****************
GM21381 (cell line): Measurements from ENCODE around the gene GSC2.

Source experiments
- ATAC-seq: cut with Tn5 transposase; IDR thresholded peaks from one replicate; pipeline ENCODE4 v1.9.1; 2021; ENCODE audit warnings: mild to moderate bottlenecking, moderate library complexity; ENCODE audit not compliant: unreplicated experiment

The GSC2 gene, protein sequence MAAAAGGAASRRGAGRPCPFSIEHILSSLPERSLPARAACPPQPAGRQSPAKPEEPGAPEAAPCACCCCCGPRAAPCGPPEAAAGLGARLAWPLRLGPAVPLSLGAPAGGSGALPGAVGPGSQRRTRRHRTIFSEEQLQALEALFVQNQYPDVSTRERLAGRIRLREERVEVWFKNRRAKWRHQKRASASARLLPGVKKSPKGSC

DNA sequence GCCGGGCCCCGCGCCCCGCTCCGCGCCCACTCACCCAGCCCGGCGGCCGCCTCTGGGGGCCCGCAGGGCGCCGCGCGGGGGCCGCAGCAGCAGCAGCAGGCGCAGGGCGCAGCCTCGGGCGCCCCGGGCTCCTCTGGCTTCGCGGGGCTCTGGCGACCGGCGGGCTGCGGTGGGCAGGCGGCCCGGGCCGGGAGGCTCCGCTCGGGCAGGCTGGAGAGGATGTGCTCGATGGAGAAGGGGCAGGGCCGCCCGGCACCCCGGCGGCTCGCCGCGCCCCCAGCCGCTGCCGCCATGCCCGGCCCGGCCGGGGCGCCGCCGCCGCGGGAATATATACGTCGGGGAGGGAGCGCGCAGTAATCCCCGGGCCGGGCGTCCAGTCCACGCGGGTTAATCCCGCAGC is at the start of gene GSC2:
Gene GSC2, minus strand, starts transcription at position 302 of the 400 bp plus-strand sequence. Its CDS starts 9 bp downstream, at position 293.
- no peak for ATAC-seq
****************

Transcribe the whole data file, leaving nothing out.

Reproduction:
GM21381 (cell line): Measurements from ENCODE around the gene GSC2.

Source experiments
- ATAC-seq: cut with Tn5 transposase; IDR thresholded peaks from one replicate; pipeline ENCODE4 v1.9.1; 2021; ENCODE audit warnings: mild to moderate bottlenecking, moderate library complexity; ENCODE audit not compliant: unreplicated experiment

The GSC2 gene, protein sequence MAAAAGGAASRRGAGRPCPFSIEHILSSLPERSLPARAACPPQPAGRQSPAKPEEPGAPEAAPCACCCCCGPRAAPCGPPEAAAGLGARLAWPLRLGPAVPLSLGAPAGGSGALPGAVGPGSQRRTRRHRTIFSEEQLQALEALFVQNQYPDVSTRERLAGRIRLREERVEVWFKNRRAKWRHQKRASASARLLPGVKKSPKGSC

DNA sequence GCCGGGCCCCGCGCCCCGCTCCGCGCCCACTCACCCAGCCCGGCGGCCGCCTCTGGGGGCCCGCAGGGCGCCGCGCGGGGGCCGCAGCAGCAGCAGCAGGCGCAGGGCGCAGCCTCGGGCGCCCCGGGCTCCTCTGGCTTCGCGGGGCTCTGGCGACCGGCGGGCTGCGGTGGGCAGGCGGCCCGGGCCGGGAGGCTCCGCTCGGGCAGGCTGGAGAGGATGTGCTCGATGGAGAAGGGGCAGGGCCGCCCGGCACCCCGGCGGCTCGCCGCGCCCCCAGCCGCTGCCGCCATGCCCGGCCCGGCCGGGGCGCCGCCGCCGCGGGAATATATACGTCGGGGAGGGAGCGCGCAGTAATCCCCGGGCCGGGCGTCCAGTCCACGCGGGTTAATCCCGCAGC is at the start of gene GSC2:
Gene GSC2, minus strand, starts transcription at position 302 of the 400 bp plus-strand sequence. Its CDS starts 9 bp downstream, at position 293.
- no peak for ATAC-seq